740.00119 Control (Bulgaria)/2–1945: Telegram

The United States Representative in Bulgaria (Barnes) to the Secretary of State

93. Please see my 36, January 18, 4 p.m. General Oxley is back from his visit to London. He is no more hopeful of real three-way [Page 160] cooperation on the Allied Control Commission than he was at the time of his departure; perhaps even less so, as it does not appear that he learned anything in London indicating a willingness on the part of the Russians to budge one inch from the position taken by them that the Eden-Molotov exchange of correspondence, summarized in my No. 61 January 30, 3 p.m., fixed definitively for the time being the manner in which the Allied Control Commission in Bulgaria should operate. Molotov’s dismissal of the British representatives, seeking application here of arrangements similar to those worked out for the Hungarian Control Commission (reported in Moscow’s 27976 to the Department), appears to be Russia’s last word on the subject for the period before an armistice with Germany. More than three weeks have passed since that report, and in the interim nothing has occurred so far as General Crane and I have observed, to support the view expressed in the final paragraph of Moscow’s No. 279 that in giving his answer Molotov had in mind only the British. The decisions of the Control Commission remain exclusively Russian decisions, without prior or subsequent notice to ourselves or the British, unless some occasion arises for a specific inquiry, and then such replies as we do receive are usually fragmentary and therefore unsatisfactory. Bowing to necessity General Oxley is reducing his “military personnel from about 150 to presumably the limit of 50 set by our Russian partner”.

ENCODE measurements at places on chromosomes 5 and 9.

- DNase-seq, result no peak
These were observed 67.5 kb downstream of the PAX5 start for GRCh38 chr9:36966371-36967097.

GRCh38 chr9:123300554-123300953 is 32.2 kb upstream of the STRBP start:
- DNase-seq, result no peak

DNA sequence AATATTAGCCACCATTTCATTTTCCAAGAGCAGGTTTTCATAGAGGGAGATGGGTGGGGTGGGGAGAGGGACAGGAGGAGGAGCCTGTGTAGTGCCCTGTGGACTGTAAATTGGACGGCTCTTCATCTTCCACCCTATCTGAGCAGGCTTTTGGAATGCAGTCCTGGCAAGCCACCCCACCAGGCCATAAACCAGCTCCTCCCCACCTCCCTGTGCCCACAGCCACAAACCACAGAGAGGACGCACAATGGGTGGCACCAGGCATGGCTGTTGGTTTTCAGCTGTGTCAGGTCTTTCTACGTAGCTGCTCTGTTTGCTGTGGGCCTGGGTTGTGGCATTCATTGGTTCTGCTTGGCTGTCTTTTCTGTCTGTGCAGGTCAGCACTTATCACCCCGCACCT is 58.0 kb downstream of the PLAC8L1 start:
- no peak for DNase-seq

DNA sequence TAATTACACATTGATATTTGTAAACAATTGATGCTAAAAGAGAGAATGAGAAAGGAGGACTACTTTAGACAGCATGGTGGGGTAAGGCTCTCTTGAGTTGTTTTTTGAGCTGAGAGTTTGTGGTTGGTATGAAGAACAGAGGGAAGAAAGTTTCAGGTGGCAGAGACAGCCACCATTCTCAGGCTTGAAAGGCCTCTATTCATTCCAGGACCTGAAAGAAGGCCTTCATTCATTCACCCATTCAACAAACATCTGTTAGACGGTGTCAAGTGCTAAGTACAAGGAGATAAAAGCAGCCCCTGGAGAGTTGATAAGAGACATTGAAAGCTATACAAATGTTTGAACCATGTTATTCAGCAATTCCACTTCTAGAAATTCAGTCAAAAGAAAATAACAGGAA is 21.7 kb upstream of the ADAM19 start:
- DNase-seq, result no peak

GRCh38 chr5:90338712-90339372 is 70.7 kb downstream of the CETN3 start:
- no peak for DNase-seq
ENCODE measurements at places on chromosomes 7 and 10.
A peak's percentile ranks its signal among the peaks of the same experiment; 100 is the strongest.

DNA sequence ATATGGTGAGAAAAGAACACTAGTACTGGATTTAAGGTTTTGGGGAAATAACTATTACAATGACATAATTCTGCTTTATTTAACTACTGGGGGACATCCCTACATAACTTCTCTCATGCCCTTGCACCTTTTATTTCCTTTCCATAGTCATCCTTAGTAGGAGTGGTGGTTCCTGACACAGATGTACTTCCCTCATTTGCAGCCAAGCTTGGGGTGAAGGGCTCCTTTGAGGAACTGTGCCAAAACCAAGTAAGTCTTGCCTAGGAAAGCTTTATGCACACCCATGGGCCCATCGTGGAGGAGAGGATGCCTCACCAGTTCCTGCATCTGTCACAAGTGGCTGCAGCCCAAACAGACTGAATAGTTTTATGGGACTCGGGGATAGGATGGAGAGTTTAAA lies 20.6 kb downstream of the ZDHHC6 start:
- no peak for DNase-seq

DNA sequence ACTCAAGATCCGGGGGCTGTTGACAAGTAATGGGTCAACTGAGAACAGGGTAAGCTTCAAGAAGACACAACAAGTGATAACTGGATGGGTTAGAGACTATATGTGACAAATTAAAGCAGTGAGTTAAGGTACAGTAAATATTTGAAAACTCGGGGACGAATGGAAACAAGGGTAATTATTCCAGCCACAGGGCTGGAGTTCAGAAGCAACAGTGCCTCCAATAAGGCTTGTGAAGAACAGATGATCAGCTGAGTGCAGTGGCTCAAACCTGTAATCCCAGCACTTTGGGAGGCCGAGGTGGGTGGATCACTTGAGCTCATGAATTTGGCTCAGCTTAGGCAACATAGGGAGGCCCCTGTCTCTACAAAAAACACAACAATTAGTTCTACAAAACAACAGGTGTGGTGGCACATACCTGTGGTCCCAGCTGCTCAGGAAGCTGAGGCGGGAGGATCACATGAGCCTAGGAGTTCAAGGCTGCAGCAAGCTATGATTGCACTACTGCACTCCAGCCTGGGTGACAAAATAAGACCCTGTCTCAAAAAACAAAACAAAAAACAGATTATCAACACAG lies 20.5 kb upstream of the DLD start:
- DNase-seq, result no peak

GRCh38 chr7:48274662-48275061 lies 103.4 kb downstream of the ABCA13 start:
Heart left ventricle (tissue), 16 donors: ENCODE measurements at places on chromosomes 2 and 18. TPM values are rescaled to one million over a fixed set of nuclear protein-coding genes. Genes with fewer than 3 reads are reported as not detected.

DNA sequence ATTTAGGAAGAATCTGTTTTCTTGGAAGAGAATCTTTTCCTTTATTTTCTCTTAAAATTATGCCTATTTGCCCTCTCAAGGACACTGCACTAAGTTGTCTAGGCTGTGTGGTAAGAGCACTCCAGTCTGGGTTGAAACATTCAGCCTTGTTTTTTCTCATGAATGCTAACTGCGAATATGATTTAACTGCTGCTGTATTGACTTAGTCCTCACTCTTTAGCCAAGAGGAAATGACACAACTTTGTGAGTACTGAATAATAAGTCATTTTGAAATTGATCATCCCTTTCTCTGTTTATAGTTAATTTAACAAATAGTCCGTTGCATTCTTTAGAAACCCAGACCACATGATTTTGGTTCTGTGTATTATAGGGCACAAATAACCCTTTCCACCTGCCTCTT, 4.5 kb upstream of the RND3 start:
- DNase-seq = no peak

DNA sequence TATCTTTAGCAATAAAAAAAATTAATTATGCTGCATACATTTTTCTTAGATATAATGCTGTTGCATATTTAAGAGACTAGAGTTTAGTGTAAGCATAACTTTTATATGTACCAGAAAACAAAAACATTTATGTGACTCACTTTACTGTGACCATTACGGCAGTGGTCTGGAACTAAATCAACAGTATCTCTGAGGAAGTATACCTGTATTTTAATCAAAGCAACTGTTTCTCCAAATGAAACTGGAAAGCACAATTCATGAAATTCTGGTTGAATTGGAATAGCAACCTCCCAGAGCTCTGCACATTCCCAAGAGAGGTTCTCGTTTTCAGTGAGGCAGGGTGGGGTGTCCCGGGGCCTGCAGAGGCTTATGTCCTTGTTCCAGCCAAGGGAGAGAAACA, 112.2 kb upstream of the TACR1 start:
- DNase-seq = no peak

Repeated to Moscow as No. 29 and to Caserta as No. 36.

  1. January 30, 1945, 11 a.m., p. 151.